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Land use and season affect fluxes of CO2, CH4, CO, N2O, H2 and isotopic source signatures in Panama: evidence from nocturnal boundary layer profiles


E. Pendall, tel. +1 307 766 6293, fax +1 307 766 2851, e-mail:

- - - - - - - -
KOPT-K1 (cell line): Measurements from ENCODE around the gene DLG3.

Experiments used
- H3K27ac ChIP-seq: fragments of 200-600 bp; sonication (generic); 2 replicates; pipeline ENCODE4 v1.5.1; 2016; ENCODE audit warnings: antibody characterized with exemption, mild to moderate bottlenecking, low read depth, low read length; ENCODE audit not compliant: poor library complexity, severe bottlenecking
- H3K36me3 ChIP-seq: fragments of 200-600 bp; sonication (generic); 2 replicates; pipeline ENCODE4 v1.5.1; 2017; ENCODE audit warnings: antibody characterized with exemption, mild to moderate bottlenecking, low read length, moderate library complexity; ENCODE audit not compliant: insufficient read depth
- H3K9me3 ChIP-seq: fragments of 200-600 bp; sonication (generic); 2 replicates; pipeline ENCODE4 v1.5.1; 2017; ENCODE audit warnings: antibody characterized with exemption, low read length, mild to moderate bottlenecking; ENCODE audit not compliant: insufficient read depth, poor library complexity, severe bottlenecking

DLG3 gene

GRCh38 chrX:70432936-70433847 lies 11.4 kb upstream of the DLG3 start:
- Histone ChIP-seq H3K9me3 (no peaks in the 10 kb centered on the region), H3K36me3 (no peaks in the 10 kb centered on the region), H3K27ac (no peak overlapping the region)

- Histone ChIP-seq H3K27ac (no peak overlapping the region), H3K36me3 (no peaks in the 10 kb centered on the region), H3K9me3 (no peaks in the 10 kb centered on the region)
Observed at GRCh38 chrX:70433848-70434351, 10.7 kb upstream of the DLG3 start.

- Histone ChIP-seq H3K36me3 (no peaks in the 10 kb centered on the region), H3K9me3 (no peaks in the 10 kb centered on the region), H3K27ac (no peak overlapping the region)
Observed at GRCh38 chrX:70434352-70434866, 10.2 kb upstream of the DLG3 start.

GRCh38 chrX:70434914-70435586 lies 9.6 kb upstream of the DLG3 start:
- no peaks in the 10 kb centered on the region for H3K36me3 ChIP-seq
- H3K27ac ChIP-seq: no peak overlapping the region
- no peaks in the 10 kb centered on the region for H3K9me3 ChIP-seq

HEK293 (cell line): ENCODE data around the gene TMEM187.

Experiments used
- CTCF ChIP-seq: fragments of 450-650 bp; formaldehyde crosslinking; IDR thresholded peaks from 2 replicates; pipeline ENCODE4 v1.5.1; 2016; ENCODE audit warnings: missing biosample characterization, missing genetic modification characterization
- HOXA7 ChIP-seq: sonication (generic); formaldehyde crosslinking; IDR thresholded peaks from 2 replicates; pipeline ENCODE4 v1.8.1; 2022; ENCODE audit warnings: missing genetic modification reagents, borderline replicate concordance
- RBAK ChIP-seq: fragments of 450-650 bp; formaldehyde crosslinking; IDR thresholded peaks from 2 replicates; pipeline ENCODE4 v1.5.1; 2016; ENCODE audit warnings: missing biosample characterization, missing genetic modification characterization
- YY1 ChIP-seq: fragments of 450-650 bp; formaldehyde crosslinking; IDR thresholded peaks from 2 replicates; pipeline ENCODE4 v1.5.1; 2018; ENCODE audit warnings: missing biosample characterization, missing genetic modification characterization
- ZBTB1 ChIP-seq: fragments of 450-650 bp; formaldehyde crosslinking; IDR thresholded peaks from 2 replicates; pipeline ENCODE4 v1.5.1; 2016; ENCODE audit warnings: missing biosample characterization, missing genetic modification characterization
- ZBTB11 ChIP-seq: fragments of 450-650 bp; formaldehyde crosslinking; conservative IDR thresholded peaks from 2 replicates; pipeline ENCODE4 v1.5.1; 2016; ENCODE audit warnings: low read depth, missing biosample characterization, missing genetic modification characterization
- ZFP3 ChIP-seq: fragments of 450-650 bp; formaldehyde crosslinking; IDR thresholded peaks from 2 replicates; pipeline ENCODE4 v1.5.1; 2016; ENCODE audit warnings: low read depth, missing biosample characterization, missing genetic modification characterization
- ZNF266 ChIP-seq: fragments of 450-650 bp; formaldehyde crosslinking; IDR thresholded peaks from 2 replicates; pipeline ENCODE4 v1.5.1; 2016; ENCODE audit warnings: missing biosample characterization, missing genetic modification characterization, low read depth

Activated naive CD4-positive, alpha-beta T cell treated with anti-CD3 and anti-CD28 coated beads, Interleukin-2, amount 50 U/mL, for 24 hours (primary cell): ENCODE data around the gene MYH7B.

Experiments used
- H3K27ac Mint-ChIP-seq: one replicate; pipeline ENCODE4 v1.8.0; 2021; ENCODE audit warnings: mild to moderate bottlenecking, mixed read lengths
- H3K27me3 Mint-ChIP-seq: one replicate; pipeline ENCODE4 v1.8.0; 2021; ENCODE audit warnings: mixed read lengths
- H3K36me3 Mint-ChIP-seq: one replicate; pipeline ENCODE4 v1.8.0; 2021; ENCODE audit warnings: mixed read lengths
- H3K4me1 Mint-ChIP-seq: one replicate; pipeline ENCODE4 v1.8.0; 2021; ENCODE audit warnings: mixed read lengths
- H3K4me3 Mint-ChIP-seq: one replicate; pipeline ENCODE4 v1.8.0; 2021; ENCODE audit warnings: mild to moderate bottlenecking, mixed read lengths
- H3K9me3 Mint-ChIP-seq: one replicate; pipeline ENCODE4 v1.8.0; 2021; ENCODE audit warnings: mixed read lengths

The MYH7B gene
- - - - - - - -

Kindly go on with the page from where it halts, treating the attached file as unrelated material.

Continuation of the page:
Conversion of tropical rainforests to pastures and plantations is associated with changes in soil properties and biogeochemical cycling, with implications for carbon cycling and trace gas fluxes. The stable isotopic composition of ecosystem respiration (δ13CR and δ18OR) is used in inversion models to quantify regional patterns of CO2 sources and sinks, but models are limited by sparse measurements in tropical regions. We measured soil respiration rates, concentrations of CO2, CH4, CO, N2O and H2 and the isotopic composition of CO2, CH4 and H2 at four heights in the nocturnal boundary layer (NBL) above three common land-use types in central Panama, during dry and rainy seasons. Soil respiration rates were lowest in Plantation (average 3.4 μmol m−2 s−1), highest in Pasture (8.3 μmol m−2 s−1) and intermediate in Rainforest (5.2 μmol m−2 s−1). δ13CR closely reflected land use and increased during the dry season where C3 vegetation was present. δ18OR did not differ by land use but was lower during the rainy than the dry season. CO2 was correlated with other species in approximately half of the NBL profiles, allowing us to estimate trace gas fluxes that were generally within the range of literature values. The Rainforest soil was a sink for CH4 but emissions were observed in Pasture and Plantation, especially during the wet season. N2O emissions were higher in Pasture and Plantation than Rainforest, contrary to expectations. Soil H2 uptake was highest in Rainforest and was not observable in Pasture and Plantation during the wet season. We observed soil CO uptake during the dry season and emissions during the wet season across land-use types. This study demonstrated that strong impacts of land-use change on soil–atmosphere trace gas exchange can be detected in the NBL, and provides useful observational constraints for top-down and bottom-up biogeochemistry models.